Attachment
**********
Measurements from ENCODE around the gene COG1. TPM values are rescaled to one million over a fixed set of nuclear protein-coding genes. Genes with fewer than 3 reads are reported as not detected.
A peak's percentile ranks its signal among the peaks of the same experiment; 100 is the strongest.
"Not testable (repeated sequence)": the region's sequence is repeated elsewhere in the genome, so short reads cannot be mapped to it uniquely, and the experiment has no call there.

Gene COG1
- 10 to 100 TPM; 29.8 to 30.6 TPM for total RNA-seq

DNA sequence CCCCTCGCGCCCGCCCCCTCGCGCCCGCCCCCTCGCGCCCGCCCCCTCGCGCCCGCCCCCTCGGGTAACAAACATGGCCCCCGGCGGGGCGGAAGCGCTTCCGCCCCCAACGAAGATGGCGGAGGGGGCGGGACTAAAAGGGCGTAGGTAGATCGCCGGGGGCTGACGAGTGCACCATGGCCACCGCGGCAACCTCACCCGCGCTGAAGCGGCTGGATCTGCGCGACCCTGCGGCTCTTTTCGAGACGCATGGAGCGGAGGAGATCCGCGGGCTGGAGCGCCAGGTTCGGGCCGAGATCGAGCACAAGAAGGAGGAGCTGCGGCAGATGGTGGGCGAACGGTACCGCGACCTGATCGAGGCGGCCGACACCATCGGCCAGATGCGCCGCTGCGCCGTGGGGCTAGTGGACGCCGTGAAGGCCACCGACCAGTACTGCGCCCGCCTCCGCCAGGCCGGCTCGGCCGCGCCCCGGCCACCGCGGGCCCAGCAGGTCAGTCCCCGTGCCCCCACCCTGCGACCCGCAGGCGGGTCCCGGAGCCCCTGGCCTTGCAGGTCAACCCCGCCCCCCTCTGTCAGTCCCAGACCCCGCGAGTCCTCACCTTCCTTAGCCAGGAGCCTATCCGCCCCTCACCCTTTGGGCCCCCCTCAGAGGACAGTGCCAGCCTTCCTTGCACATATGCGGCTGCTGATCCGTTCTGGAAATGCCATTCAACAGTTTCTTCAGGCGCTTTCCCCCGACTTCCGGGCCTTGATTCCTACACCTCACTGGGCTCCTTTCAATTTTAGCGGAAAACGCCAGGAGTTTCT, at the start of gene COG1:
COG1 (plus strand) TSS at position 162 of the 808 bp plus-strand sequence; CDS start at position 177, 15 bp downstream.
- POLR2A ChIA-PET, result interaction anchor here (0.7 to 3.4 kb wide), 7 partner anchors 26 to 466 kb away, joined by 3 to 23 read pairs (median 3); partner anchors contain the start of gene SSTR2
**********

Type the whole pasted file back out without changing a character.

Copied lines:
Measurements from ENCODE around the gene COG1. TPM values are rescaled to one million over a fixed set of nuclear protein-coding genes. Genes with fewer than 3 reads are reported as not detected.
A peak's percentile ranks its signal among the peaks of the same experiment; 100 is the strongest.
"Not testable (repeated sequence)": the region's sequence is repeated elsewhere in the genome, so short reads cannot be mapped to it uniquely, and the experiment has no call there.

Gene COG1
- 10 to 100 TPM; 29.8 to 30.6 TPM for total RNA-seq

DNA sequence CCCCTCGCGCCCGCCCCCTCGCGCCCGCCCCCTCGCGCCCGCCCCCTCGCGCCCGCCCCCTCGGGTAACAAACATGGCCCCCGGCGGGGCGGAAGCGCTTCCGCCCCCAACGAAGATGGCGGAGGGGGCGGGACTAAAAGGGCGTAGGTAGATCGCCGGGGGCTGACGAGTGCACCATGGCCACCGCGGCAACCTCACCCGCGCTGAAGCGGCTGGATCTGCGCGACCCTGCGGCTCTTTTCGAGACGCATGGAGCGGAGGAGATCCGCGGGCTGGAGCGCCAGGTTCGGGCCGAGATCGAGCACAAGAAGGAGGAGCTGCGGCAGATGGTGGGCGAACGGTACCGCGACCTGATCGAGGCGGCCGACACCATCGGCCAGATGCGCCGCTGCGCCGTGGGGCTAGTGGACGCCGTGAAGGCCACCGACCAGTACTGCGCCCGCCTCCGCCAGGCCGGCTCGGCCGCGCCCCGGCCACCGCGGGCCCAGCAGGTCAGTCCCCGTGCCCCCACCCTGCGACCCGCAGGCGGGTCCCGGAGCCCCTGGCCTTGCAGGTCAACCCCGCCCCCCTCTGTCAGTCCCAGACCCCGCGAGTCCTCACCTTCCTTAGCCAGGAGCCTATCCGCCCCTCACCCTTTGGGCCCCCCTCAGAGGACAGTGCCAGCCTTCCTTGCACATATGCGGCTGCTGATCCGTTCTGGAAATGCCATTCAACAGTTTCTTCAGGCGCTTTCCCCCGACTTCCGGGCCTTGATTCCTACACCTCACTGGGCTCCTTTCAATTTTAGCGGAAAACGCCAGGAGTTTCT, at the start of gene COG1:
COG1 (plus strand) TSS at position 162 of the 808 bp plus-strand sequence; CDS start at position 177, 15 bp downstream.
- POLR2A ChIA-PET, result interaction anchor here (0.7 to 3.4 kb wide), 7 partner anchors 26 to 466 kb away, joined by 3 to 23 read pairs (median 3); partner anchors contain the start of gene SSTR2